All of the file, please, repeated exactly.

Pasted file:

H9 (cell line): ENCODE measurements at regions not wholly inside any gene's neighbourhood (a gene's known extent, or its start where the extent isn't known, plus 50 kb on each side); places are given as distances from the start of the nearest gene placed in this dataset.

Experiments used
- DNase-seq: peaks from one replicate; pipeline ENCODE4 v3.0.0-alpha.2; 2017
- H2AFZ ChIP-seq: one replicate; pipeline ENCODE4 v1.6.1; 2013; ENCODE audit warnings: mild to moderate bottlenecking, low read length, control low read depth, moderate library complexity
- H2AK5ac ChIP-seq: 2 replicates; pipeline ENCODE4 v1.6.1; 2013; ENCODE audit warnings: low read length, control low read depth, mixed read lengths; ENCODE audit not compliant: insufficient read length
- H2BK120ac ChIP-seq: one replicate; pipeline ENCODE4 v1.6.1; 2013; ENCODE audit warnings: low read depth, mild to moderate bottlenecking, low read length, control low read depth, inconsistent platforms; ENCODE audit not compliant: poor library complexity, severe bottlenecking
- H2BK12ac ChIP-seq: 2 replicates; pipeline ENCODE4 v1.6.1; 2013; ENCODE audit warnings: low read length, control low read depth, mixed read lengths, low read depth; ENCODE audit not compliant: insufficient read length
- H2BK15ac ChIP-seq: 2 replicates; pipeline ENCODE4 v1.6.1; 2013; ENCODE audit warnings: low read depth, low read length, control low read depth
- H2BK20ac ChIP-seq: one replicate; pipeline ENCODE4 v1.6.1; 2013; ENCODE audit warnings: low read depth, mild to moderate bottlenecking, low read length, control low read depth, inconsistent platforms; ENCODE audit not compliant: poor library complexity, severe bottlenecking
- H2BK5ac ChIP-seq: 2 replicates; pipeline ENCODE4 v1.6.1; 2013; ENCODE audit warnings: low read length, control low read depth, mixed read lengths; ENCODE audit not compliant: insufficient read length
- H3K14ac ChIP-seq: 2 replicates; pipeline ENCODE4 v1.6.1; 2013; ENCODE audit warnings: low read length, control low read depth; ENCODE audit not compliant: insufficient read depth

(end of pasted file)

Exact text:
H9 (cell line): ENCODE measurements at regions not wholly inside any gene's neighbourhood (a gene's known extent, or its start where the extent isn't known, plus 50 kb on each side); places are given as distances from the start of the nearest gene placed in this dataset.

Experiments used
- DNase-seq: peaks from one replicate; pipeline ENCODE4 v3.0.0-alpha.2; 2017
- H2AFZ ChIP-seq: one replicate; pipeline ENCODE4 v1.6.1; 2013; ENCODE audit warnings: mild to moderate bottlenecking, low read length, control low read depth, moderate library complexity
- H2AK5ac ChIP-seq: 2 replicates; pipeline ENCODE4 v1.6.1; 2013; ENCODE audit warnings: low read length, control low read depth, mixed read lengths; ENCODE audit not compliant: insufficient read length
- H2BK120ac ChIP-seq: one replicate; pipeline ENCODE4 v1.6.1; 2013; ENCODE audit warnings: low read depth, mild to moderate bottlenecking, low read length, control low read depth, inconsistent platforms; ENCODE audit not compliant: poor library complexity, severe bottlenecking
- H2BK12ac ChIP-seq: 2 replicates; pipeline ENCODE4 v1.6.1; 2013; ENCODE audit warnings: low read length, control low read depth, mixed read lengths, low read depth; ENCODE audit not compliant: insufficient read length
- H2BK15ac ChIP-seq: 2 replicates; pipeline ENCODE4 v1.6.1; 2013; ENCODE audit warnings: low read depth, low read length, control low read depth
- H2BK20ac ChIP-seq: one replicate; pipeline ENCODE4 v1.6.1; 2013; ENCODE audit warnings: low read depth, mild to moderate bottlenecking, low read length, control low read depth, inconsistent platforms; ENCODE audit not compliant: poor library complexity, severe bottlenecking
- H2BK5ac ChIP-seq: 2 replicates; pipeline ENCODE4 v1.6.1; 2013; ENCODE audit warnings: low read length, control low read depth, mixed read lengths; ENCODE audit not compliant: insufficient read length
- H3K14ac ChIP-seq: 2 replicates; pipeline ENCODE4 v1.6.1; 2013; ENCODE audit warnings: low read length, control low read depth; ENCODE audit not compliant: insufficient read depth